I swear to God, sometimes its like blood from a stone from these punters.
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I swear to God, sometimes its like blood from a stone from these punters.

"You are clearly making this up as you go along" he goes.

To be fair, I actually amn't. This guy has a serious attitude though. He's a surgeon of something or other, and couldn't help telling me that fact about ten times. All he's done since I got here is try to tie me up in knots and get me to work for peanuts. I'm getting a sinking feeling that I'm not going to see any money from this job.

"Listen, Duncan, thermal bridging is an actual thing. There's a gap in your insulation between the walls and floor just here. Could be that you got some debris in there or it wasn't done correctly in the first place. Either way that is why the room is cold and your electricity bills are sky-high. Google it if you want to."

I'm down in Dalkey. I swear to God, sometimes it’s like blood from a stone from these punters. Always suspicious and I wouldn't mind but he has one of those Mercedes jeeps in the driveway that's big enough for Fossets Circus to operate out of. Elephants and all.

"Well, I'm going to have to get a second opinion. I really thought a bit of sealant would do the trick and I have a cousin that I can ask."

I bail. He'll have a cold Christmas at this rate. His wife - who by the way is not half bad and definitely keen - can knit him a woolly jumper for all I care now. Three hours, five missed calls from potential customers and not a dime to show for it.

I'm on the road back when I get a call from Jimmy.

"Joe ye big eejit" he basically shouts down the phone. "What's the craic?"

Never been subtle that chap. He's an electrician I met when I was doing my apprenticeship. A good skin and is probably the most enthusiastic tradesman I ever met.

"All good kemosabe. What's shaking?”


"I've got a job I need a hand on" he goes. "It’s in one of those private hospitals. Need to install a shit load of LED lights and I need some clown the hold the ladder. Three hundred notes a day for about 3 days. You up for it?”

We're in the Hospital and about halfway through the job. We could definitely have been quicker but, in fairness to us with all the nurses around it’s a wonder we've gotten anything done at all. I've managed to get three numbers and just need to work out where the hell the M1 pub is to meet one of them later. All Google maps showing up is a road.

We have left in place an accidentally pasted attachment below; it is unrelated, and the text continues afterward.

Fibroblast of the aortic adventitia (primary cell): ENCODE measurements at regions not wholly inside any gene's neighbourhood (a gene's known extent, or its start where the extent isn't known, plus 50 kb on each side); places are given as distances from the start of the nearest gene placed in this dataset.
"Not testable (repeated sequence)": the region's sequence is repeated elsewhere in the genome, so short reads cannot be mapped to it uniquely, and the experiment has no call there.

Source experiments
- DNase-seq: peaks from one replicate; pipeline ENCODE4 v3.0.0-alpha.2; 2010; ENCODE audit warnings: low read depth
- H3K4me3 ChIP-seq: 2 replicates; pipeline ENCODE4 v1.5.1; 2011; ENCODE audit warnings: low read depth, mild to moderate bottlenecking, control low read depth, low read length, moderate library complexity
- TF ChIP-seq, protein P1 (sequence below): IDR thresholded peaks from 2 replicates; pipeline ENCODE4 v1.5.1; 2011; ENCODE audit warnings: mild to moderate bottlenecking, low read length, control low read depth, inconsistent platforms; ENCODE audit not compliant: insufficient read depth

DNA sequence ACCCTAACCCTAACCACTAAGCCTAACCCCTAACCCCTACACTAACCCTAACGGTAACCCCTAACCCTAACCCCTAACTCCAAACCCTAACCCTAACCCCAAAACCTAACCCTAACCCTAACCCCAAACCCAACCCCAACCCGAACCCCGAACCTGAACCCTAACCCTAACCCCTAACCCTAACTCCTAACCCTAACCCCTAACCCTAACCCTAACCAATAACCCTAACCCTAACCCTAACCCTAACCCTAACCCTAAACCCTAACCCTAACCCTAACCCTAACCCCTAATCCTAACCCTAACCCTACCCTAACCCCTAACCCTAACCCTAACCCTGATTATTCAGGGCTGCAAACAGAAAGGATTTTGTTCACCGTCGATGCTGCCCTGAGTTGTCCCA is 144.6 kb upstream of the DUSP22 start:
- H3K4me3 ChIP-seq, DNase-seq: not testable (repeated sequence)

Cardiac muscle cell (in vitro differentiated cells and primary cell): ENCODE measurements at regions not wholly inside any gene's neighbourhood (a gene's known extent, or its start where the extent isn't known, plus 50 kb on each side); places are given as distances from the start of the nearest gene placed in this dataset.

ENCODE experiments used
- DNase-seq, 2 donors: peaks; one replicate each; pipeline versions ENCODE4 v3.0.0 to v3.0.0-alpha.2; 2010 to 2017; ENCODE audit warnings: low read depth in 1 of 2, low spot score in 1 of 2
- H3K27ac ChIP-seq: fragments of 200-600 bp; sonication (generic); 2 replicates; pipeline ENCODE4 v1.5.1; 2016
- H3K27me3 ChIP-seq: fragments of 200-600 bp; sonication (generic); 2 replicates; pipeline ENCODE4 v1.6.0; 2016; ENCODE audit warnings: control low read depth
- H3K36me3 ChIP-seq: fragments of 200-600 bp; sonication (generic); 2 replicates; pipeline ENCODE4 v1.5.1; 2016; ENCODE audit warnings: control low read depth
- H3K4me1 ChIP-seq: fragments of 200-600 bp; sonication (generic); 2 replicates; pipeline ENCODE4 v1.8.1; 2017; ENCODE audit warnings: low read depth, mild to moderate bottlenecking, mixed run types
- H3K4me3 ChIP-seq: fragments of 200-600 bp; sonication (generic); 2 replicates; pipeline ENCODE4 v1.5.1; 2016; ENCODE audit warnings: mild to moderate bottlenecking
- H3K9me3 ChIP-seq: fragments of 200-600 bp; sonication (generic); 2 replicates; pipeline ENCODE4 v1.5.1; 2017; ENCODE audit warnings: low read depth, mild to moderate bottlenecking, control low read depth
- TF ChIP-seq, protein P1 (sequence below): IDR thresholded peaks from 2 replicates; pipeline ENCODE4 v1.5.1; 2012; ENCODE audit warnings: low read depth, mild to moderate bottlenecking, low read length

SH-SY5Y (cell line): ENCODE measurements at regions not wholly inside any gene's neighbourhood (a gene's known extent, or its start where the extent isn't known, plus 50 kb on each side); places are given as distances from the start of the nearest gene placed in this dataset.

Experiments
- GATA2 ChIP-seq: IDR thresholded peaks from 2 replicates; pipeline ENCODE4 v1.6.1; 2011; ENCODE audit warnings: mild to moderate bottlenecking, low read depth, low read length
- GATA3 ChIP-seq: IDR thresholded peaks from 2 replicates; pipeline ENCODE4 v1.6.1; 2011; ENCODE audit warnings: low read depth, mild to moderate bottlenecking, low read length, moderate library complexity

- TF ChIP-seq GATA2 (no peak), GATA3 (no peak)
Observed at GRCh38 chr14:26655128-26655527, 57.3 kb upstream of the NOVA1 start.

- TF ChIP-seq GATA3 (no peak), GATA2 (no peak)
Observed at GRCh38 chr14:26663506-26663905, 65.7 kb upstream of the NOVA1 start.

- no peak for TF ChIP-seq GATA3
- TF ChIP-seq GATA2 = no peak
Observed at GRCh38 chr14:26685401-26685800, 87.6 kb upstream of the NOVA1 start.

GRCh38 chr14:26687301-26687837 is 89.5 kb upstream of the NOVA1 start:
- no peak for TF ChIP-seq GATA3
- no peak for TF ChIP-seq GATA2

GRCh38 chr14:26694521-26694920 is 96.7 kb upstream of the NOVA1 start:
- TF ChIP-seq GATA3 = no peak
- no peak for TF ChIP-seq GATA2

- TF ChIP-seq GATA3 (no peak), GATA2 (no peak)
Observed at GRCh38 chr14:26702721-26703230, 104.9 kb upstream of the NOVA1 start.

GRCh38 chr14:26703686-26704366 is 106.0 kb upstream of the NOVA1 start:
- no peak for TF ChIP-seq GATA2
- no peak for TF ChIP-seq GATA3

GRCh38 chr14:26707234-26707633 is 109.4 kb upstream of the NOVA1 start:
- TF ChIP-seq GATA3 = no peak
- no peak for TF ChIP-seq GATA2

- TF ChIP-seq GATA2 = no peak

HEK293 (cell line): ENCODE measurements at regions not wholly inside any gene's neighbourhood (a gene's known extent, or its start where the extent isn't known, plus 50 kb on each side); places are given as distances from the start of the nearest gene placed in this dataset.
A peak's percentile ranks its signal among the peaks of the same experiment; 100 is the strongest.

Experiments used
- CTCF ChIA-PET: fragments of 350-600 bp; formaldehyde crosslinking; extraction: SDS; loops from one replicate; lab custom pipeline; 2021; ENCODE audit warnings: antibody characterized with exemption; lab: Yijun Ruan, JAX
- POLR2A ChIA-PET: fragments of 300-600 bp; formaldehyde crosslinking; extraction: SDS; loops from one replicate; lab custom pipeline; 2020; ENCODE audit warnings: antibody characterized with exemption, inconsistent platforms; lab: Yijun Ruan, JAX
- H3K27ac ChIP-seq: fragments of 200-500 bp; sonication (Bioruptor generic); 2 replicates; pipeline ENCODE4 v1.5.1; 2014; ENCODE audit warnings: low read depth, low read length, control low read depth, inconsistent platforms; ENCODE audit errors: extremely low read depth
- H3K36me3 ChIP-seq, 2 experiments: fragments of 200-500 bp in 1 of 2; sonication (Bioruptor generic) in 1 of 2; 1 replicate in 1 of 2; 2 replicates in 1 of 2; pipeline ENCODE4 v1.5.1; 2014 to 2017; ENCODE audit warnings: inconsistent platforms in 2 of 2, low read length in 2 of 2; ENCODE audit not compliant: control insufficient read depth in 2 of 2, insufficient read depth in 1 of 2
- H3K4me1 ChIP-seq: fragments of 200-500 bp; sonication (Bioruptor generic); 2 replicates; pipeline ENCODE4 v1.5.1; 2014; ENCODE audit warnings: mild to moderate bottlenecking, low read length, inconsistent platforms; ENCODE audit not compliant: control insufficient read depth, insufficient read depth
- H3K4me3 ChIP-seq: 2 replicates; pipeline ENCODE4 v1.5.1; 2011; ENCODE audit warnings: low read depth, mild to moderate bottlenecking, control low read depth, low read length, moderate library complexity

I'm holding the ladder for Jimmy when I see him striding down the corridor towards me. "So Mr Phillips “he goes,” what's the diagnosis?" It's the surgeon of something or other and he has a flock of interns or something around him clinging to his every word. And he's obviously absolutely loving it."

"Hypertrophic cardiomyopathy?" murmurs back Phillips after a pause of about 25 meters of track.

"Hypertrophic cardiomyopathy? Nonsense "he basically shouts as they turn the corner and head into a patient's room. He hasn't seen me and but I still hear him in the room mouthing off as I hold the ladder.

About 30 seconds pass before I hear the screaming. Followed closely by some of the interns stampeding back up the corridor in obvious distress. Phillips is last and decorated with a few splatters of blood.

"What's up I go" kind of obstructing him in full flight.

"Ehh, we have a bleeder in there. One of his wounds just erupted and we've got to get the trauma team. I've got to go, please let me go".

Now I've never minded a bit of the gory stuff, so as yer man pegs it up the corridor I decided to get a closer look. I let go of the ladder - to be honest, I don't think Jimmy even noticed I was there anyway. Like I said, loves his job.

I peep my head around the corner of the doorway and get the shock of my life. The surgeon fella is positioned cross-legged on top of a male patient of pretty significant proportions. It's all he can do to get his legs on either side of his belly. He hasn't seen me yet but he's obviously pretty distressed. He's got his full weight on the wound and is definitely struggling to stay on top.

Just then he shouts out for help and at the same time, he turns to face me. I can't help it. It's wrong, I know. As the flicker of recognition registers on his mug, I drop the line.

"A bit of sealant maybe?"

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